By Daoyuan Wang, technical expert for Alibaba Cloud Elastic MapReduce (EMR).
The Relational Cache function of Spark on Elastic MapReduce (EMR) can accelerate Spark SQL through precomputing algorithms and efficient data storing models. All of this makes using Spark SQL to query massive data in real time that much more feasible. When Relational Cache works as a Materialized View, it analyzes SQL statements when users submit them, choosing the available results from the precomputed algorithm to accelerate query speeds. To efficiently reuse precomputed results, the precomputed cache results are usually quite general in nature. So, for user queries, additional computing beyond this is often required to obtain the final results. Given this, it is of particular importance to be able to find the matching cache and build an accurate new execution plan quickly.
The Materialized View supported in Hive 3.x uses Apache Calcite to rewrite the execution plan, that is the result of the query optimizer’s attempt to calculate the most efficient way to implement a query request. However, given that Spark SQL uses Catalyst to optimize the execution plan, and the introduction of Calcite can often be rather heavy loaded, therefore the Spark on EMR Relational Cache implements its own Catalyst rules to rewrite the execution plan. Following this, this article goes through the process of rewriting the execution plan in the Spark on EMR Relational Cache.
Rewriting the Execution Plan
What You Need to Prepare
Spark works by analyzing user query statements and converting them to into an Unresolved Logical Plan, Resolved Logical Plan, Optimized Logical Plan, and Physical Plan in sequence. Unoptimized logical plans can vary greatly depending on the user query statement to which they relate. As a part of the optimization process, we can obtain the user query plan from a logical plan. Next, to match the logical plan in optimization, we can choose to place the rewriting process in the later step of the Spark optimizer. At the same time, we can analyze the logical plan of the Relational Cache in advance to obtain the optimized cache plan, reducing the complexity of matching. In this way, we only need to match the two logical plans after optimizations, such as predicate push-down and predicate merge.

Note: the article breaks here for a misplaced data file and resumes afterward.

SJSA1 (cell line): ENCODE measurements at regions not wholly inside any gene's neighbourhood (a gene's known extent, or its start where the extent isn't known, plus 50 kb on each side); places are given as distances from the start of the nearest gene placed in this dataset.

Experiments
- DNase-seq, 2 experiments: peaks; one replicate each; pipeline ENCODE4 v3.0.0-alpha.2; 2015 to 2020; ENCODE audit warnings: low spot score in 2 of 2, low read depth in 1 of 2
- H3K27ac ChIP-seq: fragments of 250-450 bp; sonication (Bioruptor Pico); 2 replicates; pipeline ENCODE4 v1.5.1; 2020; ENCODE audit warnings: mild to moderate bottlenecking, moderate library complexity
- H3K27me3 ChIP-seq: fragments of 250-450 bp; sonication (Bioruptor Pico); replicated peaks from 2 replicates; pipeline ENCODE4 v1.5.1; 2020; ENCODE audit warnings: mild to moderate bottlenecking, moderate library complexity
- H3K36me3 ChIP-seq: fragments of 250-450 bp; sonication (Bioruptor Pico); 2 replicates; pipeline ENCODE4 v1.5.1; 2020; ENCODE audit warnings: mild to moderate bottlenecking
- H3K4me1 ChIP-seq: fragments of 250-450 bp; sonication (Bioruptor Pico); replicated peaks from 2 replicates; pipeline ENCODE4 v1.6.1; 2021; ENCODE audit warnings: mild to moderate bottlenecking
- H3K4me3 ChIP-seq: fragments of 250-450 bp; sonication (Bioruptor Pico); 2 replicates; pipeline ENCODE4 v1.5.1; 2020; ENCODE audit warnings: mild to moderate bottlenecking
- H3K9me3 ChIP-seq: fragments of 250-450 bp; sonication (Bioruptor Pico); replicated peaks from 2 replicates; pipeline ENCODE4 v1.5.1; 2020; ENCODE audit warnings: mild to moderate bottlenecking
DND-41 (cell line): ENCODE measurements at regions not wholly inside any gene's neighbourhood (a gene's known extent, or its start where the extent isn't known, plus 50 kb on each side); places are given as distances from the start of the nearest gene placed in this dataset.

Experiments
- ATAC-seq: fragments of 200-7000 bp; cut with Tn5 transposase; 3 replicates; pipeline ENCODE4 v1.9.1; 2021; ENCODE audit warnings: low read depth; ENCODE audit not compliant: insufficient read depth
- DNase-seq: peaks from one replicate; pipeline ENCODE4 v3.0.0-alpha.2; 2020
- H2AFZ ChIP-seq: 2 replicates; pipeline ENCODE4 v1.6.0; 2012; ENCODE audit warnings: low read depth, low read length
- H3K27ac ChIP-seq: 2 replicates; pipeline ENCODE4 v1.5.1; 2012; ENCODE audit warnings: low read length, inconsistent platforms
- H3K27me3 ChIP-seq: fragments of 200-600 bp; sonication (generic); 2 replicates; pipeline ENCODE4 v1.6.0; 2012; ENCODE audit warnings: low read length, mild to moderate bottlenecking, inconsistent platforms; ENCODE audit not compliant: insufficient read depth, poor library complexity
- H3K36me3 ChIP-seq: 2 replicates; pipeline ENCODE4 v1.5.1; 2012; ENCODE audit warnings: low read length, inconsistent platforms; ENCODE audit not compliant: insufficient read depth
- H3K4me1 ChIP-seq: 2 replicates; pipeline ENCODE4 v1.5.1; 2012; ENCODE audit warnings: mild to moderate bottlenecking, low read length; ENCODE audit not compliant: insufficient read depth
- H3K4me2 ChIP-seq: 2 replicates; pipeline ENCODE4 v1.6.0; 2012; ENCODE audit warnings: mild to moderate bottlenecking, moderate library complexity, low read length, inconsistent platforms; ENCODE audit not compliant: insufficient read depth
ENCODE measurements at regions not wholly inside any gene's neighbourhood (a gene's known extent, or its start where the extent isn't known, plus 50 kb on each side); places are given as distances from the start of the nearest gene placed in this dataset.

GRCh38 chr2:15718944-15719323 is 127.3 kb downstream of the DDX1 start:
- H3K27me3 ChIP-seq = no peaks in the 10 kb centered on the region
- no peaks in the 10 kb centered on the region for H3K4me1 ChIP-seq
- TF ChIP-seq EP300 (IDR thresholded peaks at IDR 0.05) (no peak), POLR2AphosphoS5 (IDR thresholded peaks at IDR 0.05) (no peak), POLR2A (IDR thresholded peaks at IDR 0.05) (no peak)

When matching, we want to match computing and I/O operations as much as possible. Therefore, we will traverse the target plan in the forward order, perform matching in sequence and try to find the most matching nodes. When determining whether the two nodes match, we adopt the post-order traversal method, hoping to detect a mismatch as soon as possible and reduce the execution time of plan matching. Then, we rewrite the plan (including such things as further Filter, Project, Sort, and the Aggregate operations on the cached data) based on the matching results, to make it fully equivalent to the matching node. Then, we update the reference binding of the logical plan node and seamlessly replace it into the logical plan, so that the final rewritten plan can be easily obtained.
The Join operations in Spark are all binary operations, and the actual Join order may vary greatly according to some policies. Therefore, special processing is required for Join nodes. We first process the logical plan, and rearrange the Join according to the Join order of the cache plan. This step is performed before tree matching to avoid wasting time on repeated Join rearrangements. The rearranged Join can be matched with a greater probability.
To achieve the universality of cache, we have introduced the Record Preserve concept based on the characteristics of the Star data model. This is similar to the relation between the Primary Key (PK) and the Foreign Key (FK) in traditional databases. When a table with a PK and a table pointed to by a non-null FK are joined on a FK, the number of records will not change, records will not expand, and records will not be lost. The semantics of PK and FK are often missing in big data processing frameworks. We have introduced a new DDL to allow users to customize the relation of Record Preserve Join. When you define “A Inner Join B” as the Record Preserve for Table A, we will also match the relation between “A Inner Join B” and Table A. With the help of PK and FK, the number of successful matches can be greatly increased, and a Relational Cache can be shared by more queries that seem to differ greatly, which can effectively save additional storage and precomputing costs for users.